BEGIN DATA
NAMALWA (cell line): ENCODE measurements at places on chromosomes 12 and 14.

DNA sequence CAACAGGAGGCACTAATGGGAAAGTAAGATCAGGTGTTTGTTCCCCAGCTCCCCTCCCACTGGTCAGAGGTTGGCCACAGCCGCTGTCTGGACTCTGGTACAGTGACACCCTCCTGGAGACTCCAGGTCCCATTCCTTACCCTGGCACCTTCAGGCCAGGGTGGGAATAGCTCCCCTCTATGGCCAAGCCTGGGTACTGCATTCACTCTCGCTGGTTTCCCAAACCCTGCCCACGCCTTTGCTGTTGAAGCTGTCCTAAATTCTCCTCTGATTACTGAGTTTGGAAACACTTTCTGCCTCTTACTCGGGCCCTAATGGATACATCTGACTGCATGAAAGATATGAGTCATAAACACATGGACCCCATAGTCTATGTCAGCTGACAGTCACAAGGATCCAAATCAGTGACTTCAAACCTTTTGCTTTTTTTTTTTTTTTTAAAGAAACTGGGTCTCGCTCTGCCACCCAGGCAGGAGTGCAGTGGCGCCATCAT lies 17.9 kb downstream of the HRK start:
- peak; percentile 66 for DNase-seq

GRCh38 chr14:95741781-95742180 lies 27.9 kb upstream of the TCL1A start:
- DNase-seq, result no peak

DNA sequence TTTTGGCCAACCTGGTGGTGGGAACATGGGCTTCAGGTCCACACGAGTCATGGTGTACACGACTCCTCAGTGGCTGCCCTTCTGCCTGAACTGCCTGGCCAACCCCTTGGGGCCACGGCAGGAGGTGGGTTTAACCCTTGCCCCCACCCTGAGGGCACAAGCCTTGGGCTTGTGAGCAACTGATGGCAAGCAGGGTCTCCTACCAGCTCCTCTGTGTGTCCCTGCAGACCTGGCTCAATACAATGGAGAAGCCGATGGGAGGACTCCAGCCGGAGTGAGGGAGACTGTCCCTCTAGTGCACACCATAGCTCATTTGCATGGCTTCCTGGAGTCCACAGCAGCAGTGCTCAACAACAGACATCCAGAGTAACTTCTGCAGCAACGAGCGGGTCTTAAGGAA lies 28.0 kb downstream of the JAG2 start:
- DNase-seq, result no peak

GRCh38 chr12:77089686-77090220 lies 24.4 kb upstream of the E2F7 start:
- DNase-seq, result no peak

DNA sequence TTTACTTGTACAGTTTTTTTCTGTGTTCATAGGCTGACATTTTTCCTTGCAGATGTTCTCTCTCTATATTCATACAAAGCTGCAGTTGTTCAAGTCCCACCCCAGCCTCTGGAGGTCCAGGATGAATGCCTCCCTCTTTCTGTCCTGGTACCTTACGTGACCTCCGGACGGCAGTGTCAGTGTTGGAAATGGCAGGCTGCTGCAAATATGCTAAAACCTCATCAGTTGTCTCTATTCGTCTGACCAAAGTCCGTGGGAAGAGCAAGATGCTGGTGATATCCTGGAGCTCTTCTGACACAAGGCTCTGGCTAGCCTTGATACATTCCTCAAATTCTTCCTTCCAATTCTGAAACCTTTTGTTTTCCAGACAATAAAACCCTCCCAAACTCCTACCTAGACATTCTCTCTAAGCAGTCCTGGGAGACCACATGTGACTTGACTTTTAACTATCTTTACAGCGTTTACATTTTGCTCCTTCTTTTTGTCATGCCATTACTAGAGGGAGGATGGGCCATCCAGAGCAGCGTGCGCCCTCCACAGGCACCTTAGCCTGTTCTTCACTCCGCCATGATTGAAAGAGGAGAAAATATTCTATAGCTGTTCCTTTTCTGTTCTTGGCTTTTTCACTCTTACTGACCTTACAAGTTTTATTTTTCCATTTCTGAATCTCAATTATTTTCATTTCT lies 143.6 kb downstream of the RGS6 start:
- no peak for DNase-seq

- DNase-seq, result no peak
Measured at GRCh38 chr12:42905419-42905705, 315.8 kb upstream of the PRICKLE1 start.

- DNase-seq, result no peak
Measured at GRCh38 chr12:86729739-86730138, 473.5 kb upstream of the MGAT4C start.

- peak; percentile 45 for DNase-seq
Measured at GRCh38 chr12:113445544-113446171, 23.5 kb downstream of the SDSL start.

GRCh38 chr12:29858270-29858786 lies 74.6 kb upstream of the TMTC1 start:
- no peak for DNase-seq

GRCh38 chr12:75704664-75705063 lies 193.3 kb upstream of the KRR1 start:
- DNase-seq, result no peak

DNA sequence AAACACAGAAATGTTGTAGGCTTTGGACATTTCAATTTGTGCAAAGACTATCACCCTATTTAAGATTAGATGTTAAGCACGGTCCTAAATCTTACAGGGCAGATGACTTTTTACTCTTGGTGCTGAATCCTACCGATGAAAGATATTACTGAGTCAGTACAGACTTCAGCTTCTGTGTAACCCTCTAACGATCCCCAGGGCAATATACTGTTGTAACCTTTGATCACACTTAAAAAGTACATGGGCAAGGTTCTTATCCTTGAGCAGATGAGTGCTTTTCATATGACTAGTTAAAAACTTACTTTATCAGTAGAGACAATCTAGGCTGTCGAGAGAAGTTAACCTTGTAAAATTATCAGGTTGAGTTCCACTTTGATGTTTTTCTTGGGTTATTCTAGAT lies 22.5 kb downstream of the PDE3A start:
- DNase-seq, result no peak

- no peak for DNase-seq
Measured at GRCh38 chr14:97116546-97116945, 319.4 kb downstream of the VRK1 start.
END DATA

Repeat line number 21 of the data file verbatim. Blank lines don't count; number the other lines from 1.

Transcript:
- DNase-seq, result no peak